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“RUN – if you must. HIDE – if you can. SCREAM, but … He'll Know You're Alone!” Conceived of before John Carpenter's Halloween blew the doors wide open for the slasher movie craze that swept the horror genre during the 1980s, Robert Hammer's one and only film – Don't Answer The Phone! – is a curious schism between disturbing realism, dark humour, and jumping aboard the killer thriller bandwagon...
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“Excuse me, Doctor, we can't rely on all this mumbo-jumbo psycho crap.” A Nurse returns home at night, an unseen infiltrator creeps around in the dark inside her home – and we the audience watch her undress through the voyeur's point of view before she is brutally murdered – so far, it's like any one of a countless number of slashers that formed the tidal wave of such films to spill out of the American psyche at the time. Wounded from the horrors of Vietnam and a spate of high profile serial killers – from Ted Bundy to The Hillside Strangler – who terrorised the populace in real life, America took inspiration from the lurid murder mysteries of Italy's giallo cycle and early American slashers (e.g. The Texas Chainsaw Massacre, Black Christmas) to exorcise their very real demons.
“Truthfully, I think it's people with the mentality like yours that are responsible for creating troubled people like the strangler.” What sets Don't Answer The Phone! apart from most of the other similar films of the era is its commitment to lacing its six murders with disturbing realism and psychological weight – not just to ground the killer's Modus Operandi, but to flesh out (some of) his victims as well as those left behind in the wake. Nowhere in the film is this more clear than with Carol (Paula Werner) – the killer's second victim – whom we first meet in a session with her psychologist Dr Lindsay Gale (Flo Gerrish). In a sober scene we become privy to her history of childhood abuse at the hands of her father, and the impact it has had upon her own sense of self-worth, happiness, and well-being (both emotionally and sexually). Considering the opening murder, this scene comes as somewhat of a jagged tonal shift, but what's more disturbing is what happens next. Stalked to her home, Carol is killed – but not before the serial strangler tortures her both physically and emotionally. He somehow eavesdropped on her session and uses her deepest, darkest fears and anxieties against her. It's a devastating moment – the sheer sickness and hatred of the act – driven home by Werner's portrayal of true, paralysing terror.
“You're a very funny man, but the last thing I need in my life right now is a comedian, okay?” However, while Carol's murder displays the film's intentions to explore the deeper psychological aspects of serial murder, the scene also proves problematic. Naturally, the juxtaposition of sex and death – two extreme experiences in the human condition – is common to the slasher genre. Throughout the film the victims fancy changing into something more comfortable (sometimes justifiably – e.g. just back from work – but also sometimes not), and the killer routinely exposes his victims' breasts (almost to the point of ritual – part of his M.O., one could argue), but combined with the darker tones of the film these exploitation elements sit somewhat uneasily. It can be argued that – according to Hammer's intention to illustrate the realism of violence – that these things must be shown, but considering that the film was marketed according to the burgeoning (and highly profitable) slasher craze, relatively noble intentions clash with the realities of the bottom line and the almighty dollar. Is it ever possible to explore territory on film that is also being exploited?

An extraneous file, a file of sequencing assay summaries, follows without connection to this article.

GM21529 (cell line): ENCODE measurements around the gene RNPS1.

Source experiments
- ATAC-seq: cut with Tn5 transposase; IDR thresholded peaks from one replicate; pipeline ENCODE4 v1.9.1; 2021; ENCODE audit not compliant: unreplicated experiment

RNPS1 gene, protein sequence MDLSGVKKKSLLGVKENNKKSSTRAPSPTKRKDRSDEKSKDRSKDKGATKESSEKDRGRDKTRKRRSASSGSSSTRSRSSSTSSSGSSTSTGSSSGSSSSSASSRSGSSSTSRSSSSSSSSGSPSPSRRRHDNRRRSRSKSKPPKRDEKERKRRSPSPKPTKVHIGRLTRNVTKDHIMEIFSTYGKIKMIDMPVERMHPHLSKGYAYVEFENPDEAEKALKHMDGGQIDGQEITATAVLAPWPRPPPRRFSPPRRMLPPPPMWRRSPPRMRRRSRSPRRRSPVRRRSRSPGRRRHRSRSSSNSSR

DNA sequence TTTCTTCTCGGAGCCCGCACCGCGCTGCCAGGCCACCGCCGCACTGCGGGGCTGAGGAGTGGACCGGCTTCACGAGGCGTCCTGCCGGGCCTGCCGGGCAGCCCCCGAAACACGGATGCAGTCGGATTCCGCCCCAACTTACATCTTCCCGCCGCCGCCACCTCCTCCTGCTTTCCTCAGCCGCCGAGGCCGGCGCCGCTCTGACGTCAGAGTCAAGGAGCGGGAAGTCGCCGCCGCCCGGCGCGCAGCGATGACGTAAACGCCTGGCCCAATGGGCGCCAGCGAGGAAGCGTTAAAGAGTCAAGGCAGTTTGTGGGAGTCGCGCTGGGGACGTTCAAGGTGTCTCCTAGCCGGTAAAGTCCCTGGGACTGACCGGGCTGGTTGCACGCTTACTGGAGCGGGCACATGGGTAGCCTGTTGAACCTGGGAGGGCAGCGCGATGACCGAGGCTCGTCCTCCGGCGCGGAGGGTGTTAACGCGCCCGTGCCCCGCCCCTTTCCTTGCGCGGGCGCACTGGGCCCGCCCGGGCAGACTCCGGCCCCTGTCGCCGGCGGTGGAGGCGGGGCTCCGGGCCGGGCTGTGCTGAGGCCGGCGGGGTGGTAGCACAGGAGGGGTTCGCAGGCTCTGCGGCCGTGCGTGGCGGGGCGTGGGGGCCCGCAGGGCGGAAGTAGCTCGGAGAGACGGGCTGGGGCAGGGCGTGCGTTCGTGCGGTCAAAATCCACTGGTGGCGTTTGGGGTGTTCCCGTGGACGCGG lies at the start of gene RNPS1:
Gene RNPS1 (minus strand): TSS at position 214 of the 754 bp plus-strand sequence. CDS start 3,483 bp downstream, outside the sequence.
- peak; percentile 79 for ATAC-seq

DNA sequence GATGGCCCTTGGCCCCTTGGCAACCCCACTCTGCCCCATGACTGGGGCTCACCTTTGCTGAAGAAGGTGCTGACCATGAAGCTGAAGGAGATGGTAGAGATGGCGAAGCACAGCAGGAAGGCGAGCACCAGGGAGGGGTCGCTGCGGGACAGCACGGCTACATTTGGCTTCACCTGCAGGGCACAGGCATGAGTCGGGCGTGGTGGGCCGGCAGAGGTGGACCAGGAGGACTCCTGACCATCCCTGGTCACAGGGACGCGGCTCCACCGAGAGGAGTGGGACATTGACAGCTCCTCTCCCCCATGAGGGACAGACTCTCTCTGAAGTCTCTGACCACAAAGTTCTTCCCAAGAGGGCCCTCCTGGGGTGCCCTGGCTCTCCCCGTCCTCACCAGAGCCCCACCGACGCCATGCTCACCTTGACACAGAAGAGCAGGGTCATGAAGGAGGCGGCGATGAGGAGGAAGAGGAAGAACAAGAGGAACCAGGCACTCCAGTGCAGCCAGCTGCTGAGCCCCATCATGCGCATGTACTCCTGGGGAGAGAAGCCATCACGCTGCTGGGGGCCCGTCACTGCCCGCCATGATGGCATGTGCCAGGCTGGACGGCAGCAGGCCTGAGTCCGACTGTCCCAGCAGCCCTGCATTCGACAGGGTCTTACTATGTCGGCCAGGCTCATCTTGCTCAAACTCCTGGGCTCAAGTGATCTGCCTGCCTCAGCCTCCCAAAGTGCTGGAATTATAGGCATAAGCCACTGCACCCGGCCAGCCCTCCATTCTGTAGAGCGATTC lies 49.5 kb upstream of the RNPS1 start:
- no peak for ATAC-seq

“You know, that was a good time to have a strangler on the streets. I could really use the money this month!” Indeed, it is fair to say that the tone of the film is unsure. Prior to Carol's harrowing demise, a decidedly sardonic forensic pathologist boasts through 'superior intellect' that the people of the city will be safe tonight – comedy cut to the killer kicking through Carol's door. However, the peculiar humour doesn't always sit so awkwardly. It is true that among the many who work in the professions that deal with the worst aspects of humanity there exists a dark sense of humour, a shield that is used to cope with the harsh realities of the job. Tasked with nailing the strangler, Lieutenant McCabe (James Westmoreland) and Sergeant Hatcher (Ben Frank) are sickened by what they see. Their reaction to the state of the Nurse's body (unseen by we the viewer) links to their hard line attitude – the no nonsense politics of Dirty Harry – while their dark sense of humour confounds those around them who aren't in law enforcement. Dr Gale's complex compassion as a psychologist thumps head-on into McCabe's tough-but-simple resolve to destroy the menace on the loose. Talk is all well and good, but when push comes to shove it is action that will save lives in the immediate term.
“A murderer? You know, this'll give the whole fucking business a bad name.” The Killer (aka Kirk Smith), played by character actor Nicholas Worth (Swamp Thing, Dark Man, Barb Wire), is a power-lifting Vietnam veteran with a history of parental abuse and religious ferocity, and is undoubtedly a misogynist. His victims are exclusively women (although he does go toe-to-toe with two powerful men during the film), but does this make the film itself misogynist? Ultimately, the film is about a misogynist killer, rather than misogynist in itself – but the trappings of the genre, and exploitation cinema in general, do tend to frustrate that argument. Indeed, many slashers (and horror flicks in general) of the period were slammed as being “misogynist” by protesters, moral guardians, and folks who never actually watch (or read, or listen to, or critically evaluate) the things that they complain about so fervently. Surely, a film which aims to honestly portray the harrowing ramifications of a misogynist's actions is unlikely to actually be misogynist. However, yet again, the exploitative elements – sex, violence, the burgeoning slasher genre money machine – cloud the issue in a fog.